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Community Mental Health Journal

, Volume 53, Issue 7, pp 864–870 | Cite as

Work Accommodations and Natural Supports for Employees with Severe Mental Illness in Social Businesses: An International Comparison

  • Patrizia VillottiEmail author
  • Marc Corbière
  • Ellie Fossey
  • Franco Fraccaroli
  • Tania Lecomte
  • Carol Harvey
Brief Report

Abstract

Little is known about the types of work accommodations and natural supports that are useful for people experiencing severe mental illness working in social businesses. We conducted an exploratory, descriptive and cross-sectional investigation in Australia, Canada and Italy to study the nature of work accommodations and natural supports available in social businesses. Study findings are drawn from survey responses of a convenience sample of 90 employees with self-reported psychiatric disabilities. Results showed that, regardless of the country, social businesses provide many work accommodations and natural supports, especially those linked to schedule flexibility and support, while work accommodations related to training and schedule flexibility were linked to longer job tenure. Overall, this study advances our knowledge about the spectrum of work accommodations and natural supports that are available in social businesses for people with severe mental illness. Also, it highlights the type of work accommodations that are likely to support this population to sustain employment.

Keywords

Work participation Work accommodations Natural supports Mental illness Social business 

Notes

Acknowledgements

This work was supported by the Work Disability Prevention Canadian Institutes of Health Research (CIHR) Strategic Training Program Grant (FRN: 53909).

Compliance with Ethical Standards

Informed Consent

All procedures followed were in accordance with the ethical standards of the responsible committee on human experimentation (University of Trento, Italy; Universitè de Sherbrooke, Canada; University of Melbourne, Australia) and with the Helsinki Declaration of 1975, as revised in 2000 (5). Informed consent was obtained from all individual participants included in the study.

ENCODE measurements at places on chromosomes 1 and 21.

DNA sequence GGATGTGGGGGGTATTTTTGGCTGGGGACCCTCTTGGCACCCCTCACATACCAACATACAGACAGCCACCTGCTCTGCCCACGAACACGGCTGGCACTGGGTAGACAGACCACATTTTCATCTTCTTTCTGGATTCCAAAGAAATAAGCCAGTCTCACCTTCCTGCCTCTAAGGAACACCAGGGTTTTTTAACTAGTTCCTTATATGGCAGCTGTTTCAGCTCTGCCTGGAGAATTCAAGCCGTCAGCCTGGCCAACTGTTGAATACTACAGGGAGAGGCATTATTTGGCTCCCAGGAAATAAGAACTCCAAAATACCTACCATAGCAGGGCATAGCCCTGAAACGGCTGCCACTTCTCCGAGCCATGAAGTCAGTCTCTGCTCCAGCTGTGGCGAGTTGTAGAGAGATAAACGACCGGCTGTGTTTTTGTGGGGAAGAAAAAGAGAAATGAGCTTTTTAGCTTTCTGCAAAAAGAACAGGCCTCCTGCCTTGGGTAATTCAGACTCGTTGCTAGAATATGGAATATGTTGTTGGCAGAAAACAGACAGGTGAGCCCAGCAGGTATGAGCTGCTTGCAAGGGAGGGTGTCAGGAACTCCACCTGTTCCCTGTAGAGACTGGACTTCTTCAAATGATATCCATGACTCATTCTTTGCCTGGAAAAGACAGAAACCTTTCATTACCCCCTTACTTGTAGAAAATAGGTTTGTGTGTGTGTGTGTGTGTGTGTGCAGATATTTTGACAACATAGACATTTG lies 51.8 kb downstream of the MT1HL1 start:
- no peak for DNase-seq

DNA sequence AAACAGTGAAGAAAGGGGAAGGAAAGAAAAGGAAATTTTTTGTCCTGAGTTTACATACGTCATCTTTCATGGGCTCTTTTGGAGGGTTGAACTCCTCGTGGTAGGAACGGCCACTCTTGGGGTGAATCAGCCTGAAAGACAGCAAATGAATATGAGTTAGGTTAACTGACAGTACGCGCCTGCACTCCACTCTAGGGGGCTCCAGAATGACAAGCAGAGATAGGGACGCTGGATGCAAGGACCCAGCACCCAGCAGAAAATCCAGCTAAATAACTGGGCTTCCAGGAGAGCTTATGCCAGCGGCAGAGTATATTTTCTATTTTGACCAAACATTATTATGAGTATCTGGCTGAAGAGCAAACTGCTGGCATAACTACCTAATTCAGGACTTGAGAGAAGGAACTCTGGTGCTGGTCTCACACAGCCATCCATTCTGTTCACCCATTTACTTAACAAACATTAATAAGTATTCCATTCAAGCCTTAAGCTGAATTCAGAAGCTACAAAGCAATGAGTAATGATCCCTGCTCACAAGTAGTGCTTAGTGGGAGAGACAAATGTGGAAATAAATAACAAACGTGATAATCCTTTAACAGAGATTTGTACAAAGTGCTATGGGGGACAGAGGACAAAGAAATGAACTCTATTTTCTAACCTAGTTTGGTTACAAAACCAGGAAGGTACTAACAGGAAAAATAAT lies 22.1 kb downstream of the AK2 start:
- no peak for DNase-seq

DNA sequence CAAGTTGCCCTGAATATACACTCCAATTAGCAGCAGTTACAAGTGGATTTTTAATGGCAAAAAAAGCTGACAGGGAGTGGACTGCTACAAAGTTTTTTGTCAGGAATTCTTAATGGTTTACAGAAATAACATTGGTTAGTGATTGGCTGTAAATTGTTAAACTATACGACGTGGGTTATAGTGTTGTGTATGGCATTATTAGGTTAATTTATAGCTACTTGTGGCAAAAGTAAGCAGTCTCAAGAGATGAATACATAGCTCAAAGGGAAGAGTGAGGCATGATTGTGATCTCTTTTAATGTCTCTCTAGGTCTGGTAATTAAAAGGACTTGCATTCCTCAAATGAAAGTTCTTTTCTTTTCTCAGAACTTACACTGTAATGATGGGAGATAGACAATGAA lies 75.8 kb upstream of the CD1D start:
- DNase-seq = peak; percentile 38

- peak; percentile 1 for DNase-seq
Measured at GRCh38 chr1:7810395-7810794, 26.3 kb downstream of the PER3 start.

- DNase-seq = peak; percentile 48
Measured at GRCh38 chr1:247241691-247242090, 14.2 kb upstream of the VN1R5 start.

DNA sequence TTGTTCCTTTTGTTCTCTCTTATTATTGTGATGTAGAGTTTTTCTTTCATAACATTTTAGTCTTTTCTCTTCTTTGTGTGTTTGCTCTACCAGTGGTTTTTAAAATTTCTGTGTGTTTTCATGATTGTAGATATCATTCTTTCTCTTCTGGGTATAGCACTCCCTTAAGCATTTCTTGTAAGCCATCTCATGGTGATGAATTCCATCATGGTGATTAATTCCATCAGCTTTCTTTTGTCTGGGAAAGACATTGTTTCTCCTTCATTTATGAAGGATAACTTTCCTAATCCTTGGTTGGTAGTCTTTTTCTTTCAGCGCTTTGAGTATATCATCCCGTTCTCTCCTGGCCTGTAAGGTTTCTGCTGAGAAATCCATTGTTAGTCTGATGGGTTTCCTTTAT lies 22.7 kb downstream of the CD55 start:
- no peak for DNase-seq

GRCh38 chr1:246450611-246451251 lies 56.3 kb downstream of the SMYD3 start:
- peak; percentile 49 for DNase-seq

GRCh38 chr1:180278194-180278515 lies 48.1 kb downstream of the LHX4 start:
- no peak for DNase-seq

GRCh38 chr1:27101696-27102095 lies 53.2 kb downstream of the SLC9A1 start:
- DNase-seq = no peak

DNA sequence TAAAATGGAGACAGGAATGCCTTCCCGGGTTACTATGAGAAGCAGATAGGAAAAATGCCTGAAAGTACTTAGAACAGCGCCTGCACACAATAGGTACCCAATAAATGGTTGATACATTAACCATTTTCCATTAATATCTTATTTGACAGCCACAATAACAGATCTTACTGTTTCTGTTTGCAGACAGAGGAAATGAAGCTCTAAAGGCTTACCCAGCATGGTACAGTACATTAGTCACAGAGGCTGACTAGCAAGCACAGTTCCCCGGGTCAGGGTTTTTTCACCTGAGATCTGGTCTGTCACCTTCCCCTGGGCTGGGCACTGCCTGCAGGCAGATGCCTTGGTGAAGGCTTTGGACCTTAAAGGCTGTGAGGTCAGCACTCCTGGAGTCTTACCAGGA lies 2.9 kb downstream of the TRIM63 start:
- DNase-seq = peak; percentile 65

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Copyright information

© Springer Science+Business Media New York 2016

Authors and Affiliations

  • Patrizia Villotti
    • 1
    Email author
  • Marc Corbière
    • 2
    • 3
  • Ellie Fossey
    • 4
    • 5
  • Franco Fraccaroli
    • 6
  • Tania Lecomte
    • 3
    • 7
  • Carol Harvey
    • 5
  1. 1.Centre de recherche de l’Hôpital Charles LeMoyneUniversité de SherbrookeLongueuilCanada
  2. 2.Department of Education, Career CounsellingUniversité du Québec à Montréal (UQAM)MontrealCanada
  3. 3.Centre de Recherche de l’Institut Universitaire en Santé Mentale de Montréal (CRIUSMM)MontrealCanada
  4. 4.Department of Occupational Therapy, School of Primary Health CareMonash UniversityFrankstonAustralia
  5. 5.Psychosocial Research Centre, Department of PsychiatryUniversity of MelbourneParkvilleAustralia
  6. 6.Department of Psychology and Cognitive ScienceUniversity of TrentoTrentoItaly
  7. 7.Department of PsychologyUniversity of MontrealMontrealCanada

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